Current Position: Executive Chef, Country Club of Hilton Head, Hilton Head Island, S.C. (2007-Present)
Education: Bachelor of Arts, School of Journalism, University of Oklahoma
After studying journalism in college, Mark Lietzke decided the story of his own career would be more interesting and rewarding if it were written from kitchens and dining venues. That shift eventually led to his great success as Executive Chef of South Carolina’s Country Club of Hilton Head.
The Country Club of Hilton Head (CCHH), founded in 1986, is managed by Dallas-based ClubCorp. Nestled at the back of South Carolina’s Hilton Head Plantation, CCHH, with 1,030 total members, stands majestically, with its Old English-style architecture and a Rees Jones-designed golf course (a venue for U.S. Open qualifying events) that features 14 doglegs, sweeping fairways, water on 16 holes, and pleasing views of the Intracoastal Waterway.
Besides great golf (now in the process of being made even greater, through a full greens renovation that will be completed at the end of this summer), there are six soft-surface tennis courts at CCHH, a state-of-the-art fitness and athletics facility, indoor and outdoor swimming, and fine cuisine under the direction of Mark Lietzke, who has been the club’s Executive Chef since 2007.
After graduating from the University of Oklahoma with a Journalism degree, Chef Lietzke decided that the story of his own career would be more interesting and rewarding if it were written in kitchens and dining venues. After working for restaurants in Colorado and Texas, he moved to the club side of the business in 1998 with what was then another ClubCorp property in the Hilton Head area, the Daufuskie Island Resort. After three years at that property, Lietzke spent six years at South Carolina’s Callawassie Island Club before coming to CCHH.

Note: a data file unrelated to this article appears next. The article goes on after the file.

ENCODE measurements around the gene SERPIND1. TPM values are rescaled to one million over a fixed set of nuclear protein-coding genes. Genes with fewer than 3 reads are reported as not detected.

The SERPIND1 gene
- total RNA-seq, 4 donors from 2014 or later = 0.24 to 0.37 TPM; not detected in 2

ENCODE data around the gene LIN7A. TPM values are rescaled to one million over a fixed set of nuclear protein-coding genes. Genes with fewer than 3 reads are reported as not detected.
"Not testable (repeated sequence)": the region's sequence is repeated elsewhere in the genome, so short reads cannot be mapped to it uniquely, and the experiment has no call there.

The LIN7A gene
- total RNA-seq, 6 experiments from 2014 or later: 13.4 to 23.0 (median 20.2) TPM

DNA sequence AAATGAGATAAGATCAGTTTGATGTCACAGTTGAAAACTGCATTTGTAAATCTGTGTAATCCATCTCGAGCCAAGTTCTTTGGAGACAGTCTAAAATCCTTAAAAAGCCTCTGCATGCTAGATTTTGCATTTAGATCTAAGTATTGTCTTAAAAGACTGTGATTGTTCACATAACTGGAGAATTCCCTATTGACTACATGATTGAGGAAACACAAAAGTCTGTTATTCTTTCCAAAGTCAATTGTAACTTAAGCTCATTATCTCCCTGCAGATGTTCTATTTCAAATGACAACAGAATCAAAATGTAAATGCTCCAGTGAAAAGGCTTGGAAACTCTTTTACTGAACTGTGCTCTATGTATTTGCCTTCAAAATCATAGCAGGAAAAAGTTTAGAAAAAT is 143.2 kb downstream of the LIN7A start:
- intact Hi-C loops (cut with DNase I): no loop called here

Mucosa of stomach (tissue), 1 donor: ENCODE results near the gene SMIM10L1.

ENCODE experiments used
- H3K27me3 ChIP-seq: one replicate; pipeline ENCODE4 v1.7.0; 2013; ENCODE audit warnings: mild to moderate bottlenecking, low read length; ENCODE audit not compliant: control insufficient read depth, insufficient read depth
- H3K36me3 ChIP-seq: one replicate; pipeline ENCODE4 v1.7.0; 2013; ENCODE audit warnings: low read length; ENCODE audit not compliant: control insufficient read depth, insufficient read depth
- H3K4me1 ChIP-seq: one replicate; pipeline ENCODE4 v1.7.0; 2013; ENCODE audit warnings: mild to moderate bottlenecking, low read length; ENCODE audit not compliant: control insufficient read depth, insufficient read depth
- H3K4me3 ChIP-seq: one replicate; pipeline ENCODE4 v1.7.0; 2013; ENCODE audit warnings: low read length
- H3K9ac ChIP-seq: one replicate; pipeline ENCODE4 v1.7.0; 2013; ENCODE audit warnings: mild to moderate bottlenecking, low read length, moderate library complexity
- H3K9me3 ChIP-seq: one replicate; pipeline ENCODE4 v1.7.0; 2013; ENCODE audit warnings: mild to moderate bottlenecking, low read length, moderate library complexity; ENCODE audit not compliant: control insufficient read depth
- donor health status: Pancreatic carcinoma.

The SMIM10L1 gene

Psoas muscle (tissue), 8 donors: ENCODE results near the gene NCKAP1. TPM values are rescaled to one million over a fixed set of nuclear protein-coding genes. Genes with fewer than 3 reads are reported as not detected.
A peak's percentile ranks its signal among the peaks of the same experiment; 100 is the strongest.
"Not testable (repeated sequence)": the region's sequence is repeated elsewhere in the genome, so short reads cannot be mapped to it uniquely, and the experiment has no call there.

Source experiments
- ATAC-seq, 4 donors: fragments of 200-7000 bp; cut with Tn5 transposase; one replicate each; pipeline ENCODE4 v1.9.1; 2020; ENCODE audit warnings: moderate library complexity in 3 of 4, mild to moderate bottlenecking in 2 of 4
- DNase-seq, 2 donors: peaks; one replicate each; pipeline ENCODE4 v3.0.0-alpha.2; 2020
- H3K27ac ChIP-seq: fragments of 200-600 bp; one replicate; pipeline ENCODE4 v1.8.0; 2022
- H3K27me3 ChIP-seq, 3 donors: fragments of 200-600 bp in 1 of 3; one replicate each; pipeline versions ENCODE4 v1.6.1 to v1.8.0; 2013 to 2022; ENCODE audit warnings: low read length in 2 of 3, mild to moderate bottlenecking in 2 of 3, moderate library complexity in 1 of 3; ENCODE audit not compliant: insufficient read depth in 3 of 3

Under Lietzke’s direction, the culinary operation at CCHH has become known for excellent a la carte dining, well-attended themed events, and memorable meetings and weddings. With an abundance of great restaurant options in and around Hilton Head Island, Chef Lietzke’s ability to consistently attract CCHH members to his unique hideaway settings is quite a notable achievement, and C&RB appreciates his taking the time to provide insights into the story behind his successful operation.
Q Mark, your pre-ClubCorp professional experience goes back to small restaurants in Steamboat Springs, Colo., and Austin, Texas. Possessing the vast amount of experience that you do, what culinary trends do you feel are here to stay—and what’s on the horizon?